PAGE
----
Toi Whakaari Shorts
Toi Whakaari was New Zealand’s first drama school and remains Aotearoa’s leading performing arts school. Many of our most well-known actors are Toi graduates – Cliff Curtis, Robyn Malcolm, Tim Balme, Miranda Harcourt, and David Fane to name just a few.
The ‘Toi Film’ strand of Toi Whakaari is devoted to training students for a career in the screen industry. To do this, they make short films. Each film features the class of third-year acting students in front of the camera and a combination of professional crew and students from the school’s other disciplines (Design, Management, Costume and Set & Props) behind it. Here we feature some of the best recent Toi Film shorts. Be on the lookout for familiar faces! There are a lot of stage and screen stars already on the rise.
I didn’t know that competitive marching was a sport! Let alone one that requires such an incredible amount of skill and discipline. It’s fascinating to see a short film about people who are so dedicated to their craft. And to learn something about the marching community. The subject may sound dull but two minutes into Marching will find you hooked.
The simple plot offered here (by writer/directors James Ashcroft and Haley Sproull) provides a great example of efficient short film story telling that is enhanced by lighting, costumes, cinematography and choreography. All have a clean and precise look – matching the art of marching they are trying to capture. The performances are equally on-point. Grace Bentley as the struggling yet determined marcher is genuinely endearing. Former director of Toi Whakaari, Annie Ruth, channels some serious J.K. Simons vibes as the tough love Coach. While the incredibly talented Ana Scotney steals every scene she’s in. It’s not hard to see how she quickly became the break-out star of The Breaker Upperers.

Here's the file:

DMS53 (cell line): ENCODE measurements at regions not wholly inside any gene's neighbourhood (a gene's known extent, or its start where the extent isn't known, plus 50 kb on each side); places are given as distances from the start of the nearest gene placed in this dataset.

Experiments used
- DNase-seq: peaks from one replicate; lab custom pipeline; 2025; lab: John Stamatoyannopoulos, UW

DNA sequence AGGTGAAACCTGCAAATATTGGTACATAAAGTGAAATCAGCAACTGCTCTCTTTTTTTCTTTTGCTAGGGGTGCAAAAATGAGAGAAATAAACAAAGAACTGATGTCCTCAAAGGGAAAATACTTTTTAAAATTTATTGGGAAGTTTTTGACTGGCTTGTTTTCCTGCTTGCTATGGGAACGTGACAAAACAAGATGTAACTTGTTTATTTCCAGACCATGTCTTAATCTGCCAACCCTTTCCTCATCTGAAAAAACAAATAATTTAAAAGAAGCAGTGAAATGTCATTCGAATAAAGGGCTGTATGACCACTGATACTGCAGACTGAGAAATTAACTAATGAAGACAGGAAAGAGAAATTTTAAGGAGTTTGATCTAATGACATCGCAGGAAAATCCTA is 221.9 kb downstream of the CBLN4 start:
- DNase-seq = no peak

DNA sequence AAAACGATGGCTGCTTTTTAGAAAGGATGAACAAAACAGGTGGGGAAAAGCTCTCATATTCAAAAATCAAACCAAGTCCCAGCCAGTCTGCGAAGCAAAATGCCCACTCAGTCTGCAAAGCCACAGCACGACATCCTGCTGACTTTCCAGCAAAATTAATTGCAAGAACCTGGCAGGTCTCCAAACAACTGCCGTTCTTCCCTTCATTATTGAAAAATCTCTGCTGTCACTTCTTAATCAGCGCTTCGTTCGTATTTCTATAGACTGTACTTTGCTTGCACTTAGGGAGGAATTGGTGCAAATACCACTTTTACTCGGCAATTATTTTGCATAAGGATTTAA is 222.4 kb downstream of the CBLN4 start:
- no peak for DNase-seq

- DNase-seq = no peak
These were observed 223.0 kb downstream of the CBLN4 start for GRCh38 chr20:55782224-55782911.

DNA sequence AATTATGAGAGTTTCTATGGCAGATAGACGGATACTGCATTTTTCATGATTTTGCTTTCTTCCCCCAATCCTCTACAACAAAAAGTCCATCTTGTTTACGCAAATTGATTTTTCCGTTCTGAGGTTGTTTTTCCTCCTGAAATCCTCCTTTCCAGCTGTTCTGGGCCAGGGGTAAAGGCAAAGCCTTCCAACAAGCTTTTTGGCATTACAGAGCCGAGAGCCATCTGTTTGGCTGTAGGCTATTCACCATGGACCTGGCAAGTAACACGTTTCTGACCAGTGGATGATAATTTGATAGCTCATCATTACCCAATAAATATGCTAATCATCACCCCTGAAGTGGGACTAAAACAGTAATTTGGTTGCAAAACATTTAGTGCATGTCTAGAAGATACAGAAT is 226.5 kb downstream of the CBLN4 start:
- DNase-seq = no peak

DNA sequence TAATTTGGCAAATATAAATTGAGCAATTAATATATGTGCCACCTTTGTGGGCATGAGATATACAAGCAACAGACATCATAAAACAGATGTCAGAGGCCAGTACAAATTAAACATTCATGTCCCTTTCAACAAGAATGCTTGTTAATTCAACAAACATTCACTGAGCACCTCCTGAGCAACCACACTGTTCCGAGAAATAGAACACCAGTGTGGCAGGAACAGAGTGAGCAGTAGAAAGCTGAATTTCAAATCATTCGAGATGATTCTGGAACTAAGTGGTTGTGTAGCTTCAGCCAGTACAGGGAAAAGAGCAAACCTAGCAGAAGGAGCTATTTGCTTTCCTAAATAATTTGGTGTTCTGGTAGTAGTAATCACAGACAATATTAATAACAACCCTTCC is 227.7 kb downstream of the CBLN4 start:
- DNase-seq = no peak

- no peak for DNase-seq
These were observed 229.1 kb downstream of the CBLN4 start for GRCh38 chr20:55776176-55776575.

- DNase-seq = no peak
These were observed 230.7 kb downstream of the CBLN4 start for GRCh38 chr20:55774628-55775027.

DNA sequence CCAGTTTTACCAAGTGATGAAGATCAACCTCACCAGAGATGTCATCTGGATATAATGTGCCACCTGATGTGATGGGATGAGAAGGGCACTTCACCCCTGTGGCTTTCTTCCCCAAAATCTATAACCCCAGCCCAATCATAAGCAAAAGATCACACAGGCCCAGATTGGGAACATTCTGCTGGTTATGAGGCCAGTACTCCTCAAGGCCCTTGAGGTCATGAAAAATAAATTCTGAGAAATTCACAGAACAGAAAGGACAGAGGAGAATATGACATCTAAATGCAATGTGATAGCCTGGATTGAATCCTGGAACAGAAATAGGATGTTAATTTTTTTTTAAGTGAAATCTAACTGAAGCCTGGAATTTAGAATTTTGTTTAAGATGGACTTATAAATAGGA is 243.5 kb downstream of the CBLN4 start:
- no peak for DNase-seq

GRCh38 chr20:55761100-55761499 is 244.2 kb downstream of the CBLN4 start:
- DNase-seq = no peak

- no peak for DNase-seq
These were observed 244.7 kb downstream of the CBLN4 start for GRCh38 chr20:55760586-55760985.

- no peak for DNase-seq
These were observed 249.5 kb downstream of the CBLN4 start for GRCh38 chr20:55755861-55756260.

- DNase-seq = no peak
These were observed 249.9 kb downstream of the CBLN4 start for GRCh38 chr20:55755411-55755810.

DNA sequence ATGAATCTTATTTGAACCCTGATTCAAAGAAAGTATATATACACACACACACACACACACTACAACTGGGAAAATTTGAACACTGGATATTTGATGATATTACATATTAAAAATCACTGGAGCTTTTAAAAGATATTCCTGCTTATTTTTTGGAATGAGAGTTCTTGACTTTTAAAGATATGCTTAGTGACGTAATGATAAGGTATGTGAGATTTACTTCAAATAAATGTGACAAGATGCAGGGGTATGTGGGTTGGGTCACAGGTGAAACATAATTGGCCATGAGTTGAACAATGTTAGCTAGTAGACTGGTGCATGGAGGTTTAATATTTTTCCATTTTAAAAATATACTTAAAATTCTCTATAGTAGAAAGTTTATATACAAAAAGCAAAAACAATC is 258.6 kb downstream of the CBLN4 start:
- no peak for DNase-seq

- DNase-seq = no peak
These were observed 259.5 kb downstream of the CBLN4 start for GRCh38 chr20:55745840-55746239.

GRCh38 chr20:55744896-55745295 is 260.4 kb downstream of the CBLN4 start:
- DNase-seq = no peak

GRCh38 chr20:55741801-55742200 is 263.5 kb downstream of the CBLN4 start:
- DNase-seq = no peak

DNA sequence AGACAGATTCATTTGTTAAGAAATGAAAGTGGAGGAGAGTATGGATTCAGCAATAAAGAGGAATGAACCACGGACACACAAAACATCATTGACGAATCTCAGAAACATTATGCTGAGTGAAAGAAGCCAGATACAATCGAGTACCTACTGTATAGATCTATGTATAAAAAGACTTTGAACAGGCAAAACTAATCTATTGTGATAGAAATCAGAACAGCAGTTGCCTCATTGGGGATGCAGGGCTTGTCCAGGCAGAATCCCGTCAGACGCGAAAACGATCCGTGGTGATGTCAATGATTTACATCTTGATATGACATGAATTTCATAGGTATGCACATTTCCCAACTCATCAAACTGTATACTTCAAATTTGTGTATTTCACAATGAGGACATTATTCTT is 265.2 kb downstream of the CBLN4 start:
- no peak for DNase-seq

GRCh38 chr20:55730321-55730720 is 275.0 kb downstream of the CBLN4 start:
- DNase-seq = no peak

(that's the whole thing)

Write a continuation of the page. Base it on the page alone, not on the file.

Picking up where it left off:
In Saturn Sheets by Jonathan King, a washed-up musician returns to her home-town and tries to re-connect with her former bandmates. The film has a fun vintage (Glam Rock, New Wave?) aesthetic thanks to production designer Hami Wiremu and costume designer Simone Wiseman who have done a great job. This fits the slightly hysterical and silly tone of the film.
The lead actors all have great voices. The standout being Joe Witkowski’s performance as the band’s lead singer now turned solo artist. He manages to embrace the overdramatic nature of a psychedelic musician while also displaying genuine emotion. There’s even a super catchy original tune!
The Mavens is a really fun film to watch. It’s a meta story about a group of young actors at an audition, played by a group of drama school actors. The Mavens adeptly captures the awkward, bizarre and cold nature of many audition processes. The waiting. How impersonal it all is. The way actors who are just starting out are completely at the mercy someone else to get work. They make themselves incredibly vulnerable.
The film is co-written by Vaughan Slinn and James Ashcroft, who also directs. The costumes (Roman gladiator style) work really well as both a comedic prop, while also being a clever nod to New Zealand’s long history with this type of fantasy film genre. Great performances from the entire cast here. There are many small moments where each actor has the chance to shine. You get a real sense of the variety of performers that come to open call auditions. The ingenue, the nice guy, the theatre nerd, the arrogant veterans and the insufferable twerp assistant. Kalyani Nagarajan’s gleeful performance as a cruel supervillain-style casting agent is especially impressive.